According to a group of medical negligence solicitors in the UK, ADHD misdiagnosis is incredibly common. An inability to focus on certain tasks, reduced attention spans, and declining behaviour can be simply overlooked as “normal” child or teen tendencies. In some cases, doctors may suggest a more disciplined approach to parenting or a tighter routine to help combat the symptoms. When ADHD is actually the cause, these changes do little to help the child or teen in working toward a solution. Among adults, ADHD is often described as laziness or a lack of motivation, for which recommendations are rarely made. ADHD symptoms may also look eerily similar to other common conditions, including digital eye strain.

In the hyper-connected world in which we live, the use of electronic devices is prevalent. Among children, many are used to working with a mobile device or tablet every day, and in some cases, for hours at a time. Adults are also prone to use their smartphones or tablets more often than is recommended for optimal eye health. Digital eye strain may be the result, and its symptoms often resemble ADHD warning signs.

For example, digital eye strain in children may cause irritability, a perceived lack of focus, or an inability to complete tasks and stay organized. Declining school work may be the end result, but ADHD may not be the cause. Instead, this outcome has to do with the stress placed on the eye and the discomfort it causes. Misdiagnosing digital eye strain for ADHD may lead to unnecessary prescriptions regimens that lead to changes in mood or behaviour – and symptoms that do not ease over time.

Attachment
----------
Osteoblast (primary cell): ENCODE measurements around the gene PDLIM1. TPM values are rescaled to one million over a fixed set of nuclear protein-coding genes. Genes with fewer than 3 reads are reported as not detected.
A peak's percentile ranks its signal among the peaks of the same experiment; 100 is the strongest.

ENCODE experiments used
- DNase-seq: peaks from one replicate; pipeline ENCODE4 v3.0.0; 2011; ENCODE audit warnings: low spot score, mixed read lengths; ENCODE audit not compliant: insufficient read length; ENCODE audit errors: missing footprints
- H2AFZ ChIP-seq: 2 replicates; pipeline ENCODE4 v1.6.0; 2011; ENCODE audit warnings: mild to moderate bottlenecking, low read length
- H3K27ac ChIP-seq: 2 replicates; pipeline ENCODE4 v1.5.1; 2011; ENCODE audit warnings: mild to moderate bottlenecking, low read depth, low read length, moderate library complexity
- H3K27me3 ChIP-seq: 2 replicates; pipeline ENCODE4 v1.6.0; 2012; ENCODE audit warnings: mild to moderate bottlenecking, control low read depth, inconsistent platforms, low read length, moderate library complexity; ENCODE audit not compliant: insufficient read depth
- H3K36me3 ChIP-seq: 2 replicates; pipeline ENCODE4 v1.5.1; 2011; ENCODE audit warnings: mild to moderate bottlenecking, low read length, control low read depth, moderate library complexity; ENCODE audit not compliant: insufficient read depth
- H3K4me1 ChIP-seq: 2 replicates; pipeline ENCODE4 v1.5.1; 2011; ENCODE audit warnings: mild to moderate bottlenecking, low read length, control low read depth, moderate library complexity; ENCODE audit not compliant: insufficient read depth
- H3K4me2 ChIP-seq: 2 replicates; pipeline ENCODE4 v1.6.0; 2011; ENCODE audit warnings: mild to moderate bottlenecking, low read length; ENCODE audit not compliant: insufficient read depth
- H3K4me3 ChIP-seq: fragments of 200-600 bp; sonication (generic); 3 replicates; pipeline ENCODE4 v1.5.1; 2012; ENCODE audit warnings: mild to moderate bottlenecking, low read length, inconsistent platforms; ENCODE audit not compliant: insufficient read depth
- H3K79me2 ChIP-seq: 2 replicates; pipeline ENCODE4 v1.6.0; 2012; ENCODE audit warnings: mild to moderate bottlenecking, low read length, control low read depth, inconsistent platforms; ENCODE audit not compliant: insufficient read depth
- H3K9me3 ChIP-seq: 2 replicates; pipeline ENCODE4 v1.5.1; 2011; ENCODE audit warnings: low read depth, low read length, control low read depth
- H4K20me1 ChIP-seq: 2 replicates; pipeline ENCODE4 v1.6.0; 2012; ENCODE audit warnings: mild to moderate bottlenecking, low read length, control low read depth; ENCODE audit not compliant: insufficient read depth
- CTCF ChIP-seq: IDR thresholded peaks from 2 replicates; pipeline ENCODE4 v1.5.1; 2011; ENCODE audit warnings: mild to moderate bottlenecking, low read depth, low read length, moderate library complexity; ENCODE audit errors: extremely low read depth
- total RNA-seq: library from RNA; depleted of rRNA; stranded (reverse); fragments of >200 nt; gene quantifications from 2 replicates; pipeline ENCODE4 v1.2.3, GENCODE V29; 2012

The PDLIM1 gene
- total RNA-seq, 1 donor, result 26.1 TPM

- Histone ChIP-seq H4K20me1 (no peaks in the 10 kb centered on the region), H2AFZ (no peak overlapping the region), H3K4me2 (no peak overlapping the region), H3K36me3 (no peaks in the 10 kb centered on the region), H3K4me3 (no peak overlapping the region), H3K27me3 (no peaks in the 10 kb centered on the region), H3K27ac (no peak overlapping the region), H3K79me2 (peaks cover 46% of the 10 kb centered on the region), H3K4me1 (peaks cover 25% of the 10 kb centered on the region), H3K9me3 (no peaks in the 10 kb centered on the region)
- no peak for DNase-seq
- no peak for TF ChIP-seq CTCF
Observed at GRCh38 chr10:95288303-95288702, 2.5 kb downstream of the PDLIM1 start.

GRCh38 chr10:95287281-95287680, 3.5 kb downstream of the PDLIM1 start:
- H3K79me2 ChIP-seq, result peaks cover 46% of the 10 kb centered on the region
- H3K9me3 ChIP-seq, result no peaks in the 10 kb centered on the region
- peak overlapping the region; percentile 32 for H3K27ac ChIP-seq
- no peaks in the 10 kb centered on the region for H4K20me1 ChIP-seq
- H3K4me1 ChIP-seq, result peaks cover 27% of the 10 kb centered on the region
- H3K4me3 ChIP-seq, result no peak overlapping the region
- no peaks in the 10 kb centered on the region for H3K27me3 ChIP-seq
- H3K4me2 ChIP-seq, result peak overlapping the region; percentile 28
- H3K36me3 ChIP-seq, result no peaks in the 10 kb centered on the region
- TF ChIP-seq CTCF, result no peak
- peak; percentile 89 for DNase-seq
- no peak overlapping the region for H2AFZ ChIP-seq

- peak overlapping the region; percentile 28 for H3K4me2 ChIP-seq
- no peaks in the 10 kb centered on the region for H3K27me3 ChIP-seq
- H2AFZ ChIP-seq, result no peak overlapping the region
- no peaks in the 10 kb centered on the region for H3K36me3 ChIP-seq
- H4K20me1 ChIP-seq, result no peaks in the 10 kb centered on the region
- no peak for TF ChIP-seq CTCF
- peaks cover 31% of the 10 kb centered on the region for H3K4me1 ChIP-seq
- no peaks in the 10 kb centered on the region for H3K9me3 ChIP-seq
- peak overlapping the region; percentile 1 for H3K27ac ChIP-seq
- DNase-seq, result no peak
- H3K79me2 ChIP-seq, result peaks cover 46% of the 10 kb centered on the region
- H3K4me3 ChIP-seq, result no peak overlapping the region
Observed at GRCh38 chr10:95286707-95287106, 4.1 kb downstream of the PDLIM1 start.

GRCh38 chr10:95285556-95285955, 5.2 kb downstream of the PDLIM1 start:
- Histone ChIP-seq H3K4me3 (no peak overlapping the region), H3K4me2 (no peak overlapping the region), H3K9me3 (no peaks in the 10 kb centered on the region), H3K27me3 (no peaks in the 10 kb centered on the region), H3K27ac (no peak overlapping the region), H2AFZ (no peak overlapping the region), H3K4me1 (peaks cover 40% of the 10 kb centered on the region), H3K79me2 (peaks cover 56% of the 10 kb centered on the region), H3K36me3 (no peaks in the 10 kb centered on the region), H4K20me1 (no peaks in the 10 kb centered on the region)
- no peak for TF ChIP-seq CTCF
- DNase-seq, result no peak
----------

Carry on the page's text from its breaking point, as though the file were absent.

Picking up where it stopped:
Among adults, an inaccurate diagnosis of another disorder may be provided when ADHD is the real reason for symptoms. Common conditions such as anxiety disorders, depression, and bipolar disorder may present with similar warning signs, and the wrong diagnosis can be detrimental to individuals. Similarly, non-mental health issues, including dehydration and low blood sugar may also lead to inattentiveness or an inability to focus. Receiving the right diagnosis creates better opportunities to start the right plan of treatment, potentially avoiding negative side effects of unnecessary medications or a lack of treatment at all.

Getting the Right Diagnosis

For parents of children who exhibit symptoms of ADHD or a mimicking condition, as well as adults who experience hyperactivity or inattentiveness, seeing a doctor is crucial to getting the right help. ADHD is diagnosed through a a series of steps, including an open and honest discussion surrounding symptoms, the timeline for when they started, and the severity of the issues related to the symptoms. In some cases, GPs will refer a child or an adult to a specialist for an assessment that takes a closer look at physical and mental health. For many children and adults concerned about ADHD, this assessment is meant to rule out other potential causes of symptoms, as there is no singular test that can diagnose ADHD.

Once a proper diagnosis is received, individuals living with ADHD can begin a treatment plan that works best for managing symptoms. Treatment options include prescription medication, either stimulants or non-stimulants, and psychotherapy which often focuses on cognitive behavioural therapy tactics. For some, a combination of these treatment plans is the best course of action in managing ADHD symptoms. However, the first step is understanding how the mental health condition presents itself, and the importance of getting an accurate diagnosis from the start.